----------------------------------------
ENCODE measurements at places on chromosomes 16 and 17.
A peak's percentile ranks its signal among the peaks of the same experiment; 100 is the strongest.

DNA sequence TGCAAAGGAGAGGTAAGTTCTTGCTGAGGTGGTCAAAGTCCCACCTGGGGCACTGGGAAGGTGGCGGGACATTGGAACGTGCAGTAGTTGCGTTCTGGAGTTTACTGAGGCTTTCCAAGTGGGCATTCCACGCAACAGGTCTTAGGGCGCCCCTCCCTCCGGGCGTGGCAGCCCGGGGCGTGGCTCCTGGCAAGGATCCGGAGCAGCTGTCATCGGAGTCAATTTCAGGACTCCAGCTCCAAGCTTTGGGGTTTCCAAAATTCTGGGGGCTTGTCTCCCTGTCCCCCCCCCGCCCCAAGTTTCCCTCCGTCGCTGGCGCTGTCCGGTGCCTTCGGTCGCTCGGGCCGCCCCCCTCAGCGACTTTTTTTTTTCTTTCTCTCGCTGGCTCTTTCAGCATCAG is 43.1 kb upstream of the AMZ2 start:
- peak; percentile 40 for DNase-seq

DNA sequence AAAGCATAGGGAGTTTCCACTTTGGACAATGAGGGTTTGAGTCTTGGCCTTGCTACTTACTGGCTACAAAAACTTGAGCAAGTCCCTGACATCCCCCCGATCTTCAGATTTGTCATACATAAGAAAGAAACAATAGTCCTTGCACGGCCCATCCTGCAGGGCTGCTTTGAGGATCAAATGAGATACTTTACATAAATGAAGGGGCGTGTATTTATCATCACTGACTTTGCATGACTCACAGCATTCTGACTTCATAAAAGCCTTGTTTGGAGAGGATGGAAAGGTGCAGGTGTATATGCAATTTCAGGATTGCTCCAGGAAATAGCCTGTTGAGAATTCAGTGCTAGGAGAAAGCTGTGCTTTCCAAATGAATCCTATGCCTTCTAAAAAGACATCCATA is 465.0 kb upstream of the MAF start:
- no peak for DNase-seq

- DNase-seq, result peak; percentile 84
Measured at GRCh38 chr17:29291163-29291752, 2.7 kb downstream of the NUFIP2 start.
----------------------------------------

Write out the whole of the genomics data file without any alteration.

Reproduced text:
ENCODE measurements at places on chromosomes 16 and 17.
A peak's percentile ranks its signal among the peaks of the same experiment; 100 is the strongest.

DNA sequence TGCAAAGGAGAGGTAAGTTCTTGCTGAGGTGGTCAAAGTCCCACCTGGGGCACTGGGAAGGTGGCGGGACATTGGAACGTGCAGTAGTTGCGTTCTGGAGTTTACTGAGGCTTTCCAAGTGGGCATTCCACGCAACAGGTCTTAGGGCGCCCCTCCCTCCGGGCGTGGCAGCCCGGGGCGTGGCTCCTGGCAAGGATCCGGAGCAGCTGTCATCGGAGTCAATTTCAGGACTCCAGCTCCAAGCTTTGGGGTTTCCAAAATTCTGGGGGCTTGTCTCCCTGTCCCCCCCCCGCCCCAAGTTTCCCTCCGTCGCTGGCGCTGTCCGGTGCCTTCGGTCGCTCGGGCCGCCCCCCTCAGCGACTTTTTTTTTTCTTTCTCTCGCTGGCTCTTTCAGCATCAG is 43.1 kb upstream of the AMZ2 start:
- peak; percentile 40 for DNase-seq

DNA sequence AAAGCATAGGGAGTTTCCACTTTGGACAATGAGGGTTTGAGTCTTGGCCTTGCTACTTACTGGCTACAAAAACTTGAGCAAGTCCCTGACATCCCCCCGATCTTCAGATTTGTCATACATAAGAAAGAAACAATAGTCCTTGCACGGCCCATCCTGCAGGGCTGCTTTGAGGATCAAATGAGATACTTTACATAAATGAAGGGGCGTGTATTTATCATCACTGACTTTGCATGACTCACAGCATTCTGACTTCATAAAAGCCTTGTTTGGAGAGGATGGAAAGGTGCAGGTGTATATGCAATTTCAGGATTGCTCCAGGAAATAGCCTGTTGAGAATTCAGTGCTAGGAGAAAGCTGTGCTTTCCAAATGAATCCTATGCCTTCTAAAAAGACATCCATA is 465.0 kb upstream of the MAF start:
- no peak for DNase-seq

- DNase-seq, result peak; percentile 84
Measured at GRCh38 chr17:29291163-29291752, 2.7 kb downstream of the NUFIP2 start.